“Any man’s death diminishes me,” wrote John Donne in his well-known poem. A beautiful sentiment, that, but is it true?
I don’t mean philosophically or poetically true. It probably is. But is it something we really feel in our viscera when a public figure or, for that matter, any stranger dies? Do we ever have a sense of personal loss with the passing of someone we didn’t know personally?
Possibly. Sometimes. Twice, in my life. The first time was in 1982, when Glenn Gould died. The second time was on Friday, when the news of Prince Philip’s death broke.
This feeling caught me by surprise. After all, there have been other public figures – writers, musicians, thinkers, even the odd politician or two – who occupied a larger niche in my life. When they died, the words “so sorry to hear that” crossed my lips, and I usually meant it. But I didn’t feel that their death diminished me.
Some of my friends met Prince Philip, and everything I’ve heard about him is eminently likeable, as is everything I’ve read. But then some other dignified, honourable, sage, witty, irascible and likeable men have died in my lifetime without producing this sense of personal loss.
Why now then? It has taken me two days to get my head around this, and I still can’t explain my grief cogently enough. I see no structure in my mind’s eye, just the blinking lights of single words flashing through.
The brightest of them are love and unity, the two words that can go a long way towards explaining England, and therefore Prince Philip, to the uninitiated.
“For this cause shall a man leave his father and mother, and shall be joined unto his wife, and they two shall be one flesh,” wrote Paul, and this is the starting point of my meandering journey.
The sacrament of marriage turns two people into one before God. However, for many couples this remains a purely metaphysical concept, even assuming – and this is an unsafe assumption nowadays – that they believe in it.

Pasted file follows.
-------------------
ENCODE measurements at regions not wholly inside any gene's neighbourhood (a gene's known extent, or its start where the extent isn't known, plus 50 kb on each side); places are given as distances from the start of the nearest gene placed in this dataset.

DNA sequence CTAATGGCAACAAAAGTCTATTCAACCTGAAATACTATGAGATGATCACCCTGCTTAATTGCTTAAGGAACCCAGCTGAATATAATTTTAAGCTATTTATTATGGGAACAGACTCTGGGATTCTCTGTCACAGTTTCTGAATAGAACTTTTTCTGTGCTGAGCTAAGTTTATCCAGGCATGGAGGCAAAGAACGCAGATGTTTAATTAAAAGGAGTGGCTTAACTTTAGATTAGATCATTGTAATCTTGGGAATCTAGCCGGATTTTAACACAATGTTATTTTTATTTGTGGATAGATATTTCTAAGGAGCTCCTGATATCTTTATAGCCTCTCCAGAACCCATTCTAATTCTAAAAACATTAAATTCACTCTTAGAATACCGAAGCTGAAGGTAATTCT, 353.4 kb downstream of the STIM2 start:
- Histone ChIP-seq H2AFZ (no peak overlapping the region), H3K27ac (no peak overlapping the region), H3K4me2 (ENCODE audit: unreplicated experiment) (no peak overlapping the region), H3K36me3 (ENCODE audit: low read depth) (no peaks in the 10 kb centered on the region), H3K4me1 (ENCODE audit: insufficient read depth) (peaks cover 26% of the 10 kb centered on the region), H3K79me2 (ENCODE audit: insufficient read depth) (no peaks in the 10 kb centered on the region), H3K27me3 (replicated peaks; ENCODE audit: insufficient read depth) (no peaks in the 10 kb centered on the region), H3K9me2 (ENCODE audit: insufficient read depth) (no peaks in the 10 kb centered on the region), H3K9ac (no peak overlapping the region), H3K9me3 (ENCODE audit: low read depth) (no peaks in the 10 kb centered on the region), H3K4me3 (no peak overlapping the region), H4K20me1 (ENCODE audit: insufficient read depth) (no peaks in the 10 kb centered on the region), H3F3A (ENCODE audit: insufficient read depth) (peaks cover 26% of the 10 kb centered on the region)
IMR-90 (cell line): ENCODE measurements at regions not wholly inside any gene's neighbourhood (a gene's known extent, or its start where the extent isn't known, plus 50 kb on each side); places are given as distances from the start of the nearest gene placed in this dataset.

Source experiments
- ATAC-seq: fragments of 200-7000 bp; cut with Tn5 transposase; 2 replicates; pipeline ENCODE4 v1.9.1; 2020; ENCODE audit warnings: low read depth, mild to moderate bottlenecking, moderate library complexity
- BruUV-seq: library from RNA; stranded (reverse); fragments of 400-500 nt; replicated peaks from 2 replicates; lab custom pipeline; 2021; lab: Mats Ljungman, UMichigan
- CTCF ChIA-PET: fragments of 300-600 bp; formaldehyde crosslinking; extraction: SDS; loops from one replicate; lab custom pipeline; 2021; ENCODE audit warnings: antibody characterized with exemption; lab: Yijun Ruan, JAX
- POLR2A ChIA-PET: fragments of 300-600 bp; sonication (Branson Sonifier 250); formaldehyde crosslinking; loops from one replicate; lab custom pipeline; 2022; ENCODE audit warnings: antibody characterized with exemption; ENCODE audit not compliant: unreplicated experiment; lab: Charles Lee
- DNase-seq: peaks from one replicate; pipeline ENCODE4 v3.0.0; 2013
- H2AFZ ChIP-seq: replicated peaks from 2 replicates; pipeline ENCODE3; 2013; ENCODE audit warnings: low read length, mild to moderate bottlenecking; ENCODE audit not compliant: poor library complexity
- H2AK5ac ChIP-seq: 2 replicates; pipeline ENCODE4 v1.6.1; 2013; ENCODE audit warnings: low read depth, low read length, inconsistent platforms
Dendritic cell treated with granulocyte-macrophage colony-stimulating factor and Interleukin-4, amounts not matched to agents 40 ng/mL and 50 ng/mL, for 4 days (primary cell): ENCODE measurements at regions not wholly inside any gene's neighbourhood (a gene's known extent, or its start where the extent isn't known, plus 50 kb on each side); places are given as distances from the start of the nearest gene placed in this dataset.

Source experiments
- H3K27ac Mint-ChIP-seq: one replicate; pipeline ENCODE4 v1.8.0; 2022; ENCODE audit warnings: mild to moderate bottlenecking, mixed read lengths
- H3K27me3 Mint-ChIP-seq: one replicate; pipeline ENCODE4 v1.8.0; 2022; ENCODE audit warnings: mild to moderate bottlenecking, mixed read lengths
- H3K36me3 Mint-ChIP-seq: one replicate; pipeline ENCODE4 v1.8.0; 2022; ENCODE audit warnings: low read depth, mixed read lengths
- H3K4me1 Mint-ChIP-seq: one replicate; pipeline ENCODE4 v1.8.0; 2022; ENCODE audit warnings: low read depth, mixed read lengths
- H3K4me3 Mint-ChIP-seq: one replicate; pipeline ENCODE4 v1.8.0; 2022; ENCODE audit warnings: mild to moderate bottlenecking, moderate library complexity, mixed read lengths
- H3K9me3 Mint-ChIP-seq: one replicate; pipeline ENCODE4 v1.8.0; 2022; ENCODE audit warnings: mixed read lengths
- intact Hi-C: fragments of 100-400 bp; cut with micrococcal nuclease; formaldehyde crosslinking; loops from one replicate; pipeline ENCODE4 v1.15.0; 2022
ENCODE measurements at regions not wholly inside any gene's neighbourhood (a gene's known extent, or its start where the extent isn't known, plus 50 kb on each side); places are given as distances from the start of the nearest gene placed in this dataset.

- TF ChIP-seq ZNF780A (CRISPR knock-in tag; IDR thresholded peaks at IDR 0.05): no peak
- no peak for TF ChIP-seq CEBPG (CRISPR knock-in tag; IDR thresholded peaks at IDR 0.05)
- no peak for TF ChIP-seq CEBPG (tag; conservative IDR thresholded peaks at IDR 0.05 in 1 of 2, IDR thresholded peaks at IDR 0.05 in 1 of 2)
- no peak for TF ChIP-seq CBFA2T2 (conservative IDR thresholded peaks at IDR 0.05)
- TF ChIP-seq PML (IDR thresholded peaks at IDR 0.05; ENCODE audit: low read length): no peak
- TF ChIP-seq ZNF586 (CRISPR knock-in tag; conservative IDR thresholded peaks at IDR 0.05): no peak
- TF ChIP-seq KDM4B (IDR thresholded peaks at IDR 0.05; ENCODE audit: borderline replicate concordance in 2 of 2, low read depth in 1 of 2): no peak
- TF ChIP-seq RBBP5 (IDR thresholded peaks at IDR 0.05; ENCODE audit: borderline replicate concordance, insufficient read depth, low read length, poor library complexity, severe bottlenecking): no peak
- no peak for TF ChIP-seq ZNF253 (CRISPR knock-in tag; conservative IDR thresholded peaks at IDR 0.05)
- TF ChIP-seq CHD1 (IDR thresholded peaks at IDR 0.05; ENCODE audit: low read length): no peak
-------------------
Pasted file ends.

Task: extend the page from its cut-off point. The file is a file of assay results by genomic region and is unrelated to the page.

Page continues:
Peeking into other people’s marriages is a futile pastime, but from everything one hears, reads and sees the Queen and her lifelong consort embodied Paul’s prescription in every sense. Yet they were no ordinary couple, and their love and unity transcended just any old happy marriage.
For Prince Philip was one flesh not only with Her Majesty, but also with the monarchy, which in turn is one with the country. This unity is a ship sailing on a reservoir of love.
Just as the Royal spouses were inseparable, so are the monarchy and Britain. And love makes it so by reinforcing the monarchy’s legitimacy.
At this point pedantic scholars will throw their arms up in horror. The legitimacy of the monarchy derives from the whole constitutional history of the country, not from some nebulous touchy-feely emotions.
The monarchy is the link between generations past, present and future. Even though devoid of executive power, it’s a key institution not only for Britain but also for the whole Commonwealth.
All true. However, observing the on-going mayhem of constitutional vandalism, one has to believe that political tradition alone can’t protect our vital institutions. Had our monarchy depended solely on constitutional probity, it would have gone the way of the House of Lords, succumbing to subversive sentiments sprouting at the grassroots, as they are generously watered by assorted malcontents.
The reason it hasn’t, yet, is that most Britons love their monarchy. For them, it’s the same as loving their country, being one flesh with it.
This is a British love, undemonstrative, taciturn, but so much the firmer for it. Most people may even be unable to declare it, to put into words or express it with gestures, such as putting a hand over the heart.
They just know they and their country are one, and therefore they are one with the Queen and her lifelong consort. Let’s not ask them to rationalise that feeling – if they try, it may well wither like a poppy plucked out of the ground.
A politician may be liked, respected, venerated even. But a politician can seldom, if ever, be loved in the same intuitive, unspoken way.
Yes, a ship sailing on a reservoir of love. But that reservoir can be depleted, which is why one looks with apprehension at His Royal Highness’s descendants. As Burke put it, “To make us love our country, our country ought to be lovely.” The same applies to those who are one with their country – they must continue to deserve love.
That’s what Prince Philip did, over a long life of duty and service underpinned by love.
Men like him used to run mighty kingdoms, but mighty kingdoms no longer exist, and neither do men like him, not in any significant numbers at any rate. But he did exist, one flesh with his wife, his monarchy and his adoptive country.
Hence anyone who loves Britain as I do is bound to feel diminished by the death of His Royal Highness the Prince Philip, Duke of Edinburgh. May he rest in peace.